Partly because of the complexity of UBI’s effects and partly because of ethical disagreement, UBI does not lend itself to a simple, bottom-line question analogous to the question of whether vaccines are safe and effective. In the medical sense, UBI is both safe and effective. UBI will raise the incomes of net beneficiaries without holding them to any obligation to work or prove they are needy, and it will not make them break out in hives or develop any other medical complication. The central disagreement about UBI is not over the unknowns but over the ethical value of its well-known effects: is it right or wrong for a government policy to raise the incomes of low-income people whether or not they work? It is reasonable for people to have made up their minds one way or the other based on their answer to this ethical question.
Little if any empirical investigation addresses the question of whether UBI can significantly raise net-beneficiaries’ incomes whether or not they work, because there is overwhelming evidence and very little disagreement that it can; the disagreement is whether it should. Empirical investigation of the effects of UBI does little to settle that basic moral disagreement. We could ask the question, is a UBI of $X sustainable, but for most relevant levels of X, that question is in little doubt and the answer to it will only be decisive for the group of people who support a UBI of $X if it is sustainable. UBI opponents and skeptics are not by-and-large driven by the belief that proposed levels are unsustainable. If they were, the political debate would be made up of UBI supporters who disagree about how high it should be.
The above issues make it impossible for researchers to formulate a bottom-line question analogous to whether a vaccine is safe and effective or to give a definitive answer to any of the bottom-line questions of interest to people with different ethical positions. The ethical evaluation of the many tradeoffs involved and even the question of whether some effects should be considered positive or negative are in the eyes of the beholders.
That being the case, why do people conduct UBI experiments at all? People conduct UBI experiments partly for strategic political reasons and because even with all these difficulties, more knowledge is better than less. Not everyone has a strong opinion about UBI, and reasonable people who do have strong opinions remain open to changing their minds about it or about some aspect in light of new knowledge.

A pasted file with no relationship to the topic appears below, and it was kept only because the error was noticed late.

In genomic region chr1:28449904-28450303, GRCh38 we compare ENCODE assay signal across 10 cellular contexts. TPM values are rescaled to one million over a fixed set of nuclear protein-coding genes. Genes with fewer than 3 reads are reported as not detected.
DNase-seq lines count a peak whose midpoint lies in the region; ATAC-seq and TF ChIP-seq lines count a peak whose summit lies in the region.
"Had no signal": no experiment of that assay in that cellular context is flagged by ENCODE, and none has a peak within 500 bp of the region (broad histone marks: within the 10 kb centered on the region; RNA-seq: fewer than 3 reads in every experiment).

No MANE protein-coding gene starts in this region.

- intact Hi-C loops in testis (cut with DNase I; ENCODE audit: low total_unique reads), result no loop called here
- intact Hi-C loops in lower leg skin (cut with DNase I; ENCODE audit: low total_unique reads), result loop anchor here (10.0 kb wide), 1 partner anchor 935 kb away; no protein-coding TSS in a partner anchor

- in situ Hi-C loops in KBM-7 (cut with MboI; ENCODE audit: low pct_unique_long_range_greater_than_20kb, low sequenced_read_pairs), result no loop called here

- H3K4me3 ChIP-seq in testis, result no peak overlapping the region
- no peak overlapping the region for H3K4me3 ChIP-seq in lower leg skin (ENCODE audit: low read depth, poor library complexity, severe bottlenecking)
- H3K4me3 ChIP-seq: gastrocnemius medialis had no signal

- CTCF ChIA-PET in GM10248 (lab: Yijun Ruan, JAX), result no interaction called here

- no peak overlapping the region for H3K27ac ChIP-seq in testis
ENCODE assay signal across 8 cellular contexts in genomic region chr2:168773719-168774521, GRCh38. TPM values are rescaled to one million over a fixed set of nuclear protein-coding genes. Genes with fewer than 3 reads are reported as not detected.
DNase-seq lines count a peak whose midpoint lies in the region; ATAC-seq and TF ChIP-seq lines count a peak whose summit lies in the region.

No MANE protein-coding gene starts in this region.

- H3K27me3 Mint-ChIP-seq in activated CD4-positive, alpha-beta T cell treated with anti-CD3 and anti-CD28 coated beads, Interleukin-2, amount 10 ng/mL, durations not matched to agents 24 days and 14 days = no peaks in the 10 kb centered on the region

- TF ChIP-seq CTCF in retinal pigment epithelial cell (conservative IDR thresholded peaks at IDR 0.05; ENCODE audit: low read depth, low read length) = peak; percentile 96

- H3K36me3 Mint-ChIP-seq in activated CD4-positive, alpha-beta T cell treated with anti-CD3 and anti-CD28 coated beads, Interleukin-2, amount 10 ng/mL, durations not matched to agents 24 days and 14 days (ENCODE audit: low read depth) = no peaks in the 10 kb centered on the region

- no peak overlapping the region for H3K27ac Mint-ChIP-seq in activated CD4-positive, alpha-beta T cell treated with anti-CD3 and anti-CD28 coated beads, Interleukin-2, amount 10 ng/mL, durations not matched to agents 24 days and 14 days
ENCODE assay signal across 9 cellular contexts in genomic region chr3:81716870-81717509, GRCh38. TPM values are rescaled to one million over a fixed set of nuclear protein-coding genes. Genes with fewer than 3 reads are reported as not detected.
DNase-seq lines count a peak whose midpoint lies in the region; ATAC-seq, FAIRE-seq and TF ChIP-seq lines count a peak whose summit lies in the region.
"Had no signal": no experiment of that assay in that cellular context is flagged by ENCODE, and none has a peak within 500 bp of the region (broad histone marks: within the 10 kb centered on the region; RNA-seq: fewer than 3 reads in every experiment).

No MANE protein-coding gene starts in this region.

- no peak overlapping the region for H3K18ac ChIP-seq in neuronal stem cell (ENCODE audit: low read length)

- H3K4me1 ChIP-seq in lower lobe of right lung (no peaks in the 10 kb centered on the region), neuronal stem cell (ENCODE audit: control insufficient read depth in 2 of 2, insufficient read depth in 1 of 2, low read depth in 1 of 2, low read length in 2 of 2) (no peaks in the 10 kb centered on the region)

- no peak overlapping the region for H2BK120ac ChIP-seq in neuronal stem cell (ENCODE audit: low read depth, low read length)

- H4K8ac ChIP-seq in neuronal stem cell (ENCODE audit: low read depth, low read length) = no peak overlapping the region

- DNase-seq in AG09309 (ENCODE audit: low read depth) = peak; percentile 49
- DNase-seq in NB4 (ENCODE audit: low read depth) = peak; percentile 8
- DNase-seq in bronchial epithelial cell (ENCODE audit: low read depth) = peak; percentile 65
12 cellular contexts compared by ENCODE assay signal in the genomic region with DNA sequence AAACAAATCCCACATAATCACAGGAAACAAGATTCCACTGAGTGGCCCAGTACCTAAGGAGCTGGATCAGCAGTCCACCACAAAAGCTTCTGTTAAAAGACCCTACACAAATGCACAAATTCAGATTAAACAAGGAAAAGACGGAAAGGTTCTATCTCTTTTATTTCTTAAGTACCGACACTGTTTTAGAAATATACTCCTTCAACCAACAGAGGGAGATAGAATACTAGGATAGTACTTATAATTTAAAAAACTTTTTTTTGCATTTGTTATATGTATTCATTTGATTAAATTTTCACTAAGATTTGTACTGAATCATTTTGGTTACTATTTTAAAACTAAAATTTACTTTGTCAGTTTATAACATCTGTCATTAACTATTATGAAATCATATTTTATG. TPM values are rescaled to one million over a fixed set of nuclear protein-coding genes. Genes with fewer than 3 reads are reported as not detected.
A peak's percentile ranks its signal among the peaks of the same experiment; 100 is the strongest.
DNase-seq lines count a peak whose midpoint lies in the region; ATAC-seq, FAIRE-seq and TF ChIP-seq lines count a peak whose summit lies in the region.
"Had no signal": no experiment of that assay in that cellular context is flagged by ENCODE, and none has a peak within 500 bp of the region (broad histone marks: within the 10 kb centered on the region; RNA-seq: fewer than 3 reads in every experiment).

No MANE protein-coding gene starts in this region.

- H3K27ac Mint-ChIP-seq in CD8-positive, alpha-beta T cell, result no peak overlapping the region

But information is not knowledge. More information only produces better knowledge if people understand it and its relevance. The researchers who conduct experiments do not have the ability to clear up all the potential misunderstandings discussed above. Researchers are trained to conduct experiments and report their findings to other specialists. To the extent that researchers present their findings to nonspecialists, it is usually to help them understand the research on its own terms—e.g. this is what an RCT is; this is a control group; this is an experimental group; these are the measured differences between the control and the experimental group. If laypeople’s eyes haven’t already glazed over, they almost certainly will when researchers add a bunch of caveats about the limited relevance of that comparison. As caveats get longer, journalists, policymakers, and citizens become more likely to skip to the numbers. A full understanding of the caveats is likely to leave people disappointed at how little experimental findings indicate about the actual market effects of a fully implemented, long-term, national UBI program.
Researchers could combine their experimental findings with evidence from other sources and use tools such as simulation models to translate differences between the control and experimental group into estimates of actual market outcomes. They could combine these results with yet more data and modeling to connect estimates of market outcomes to estimated answers to the various bottom-line questions relevant to people with differing ethical positions. But this would involve doing several more nonexperimental studies in addition to the UBI experiment. And their results would be driven more by the assumptions of those models and those other sources of evidence than by the actual findings of the experiment they are reporting on.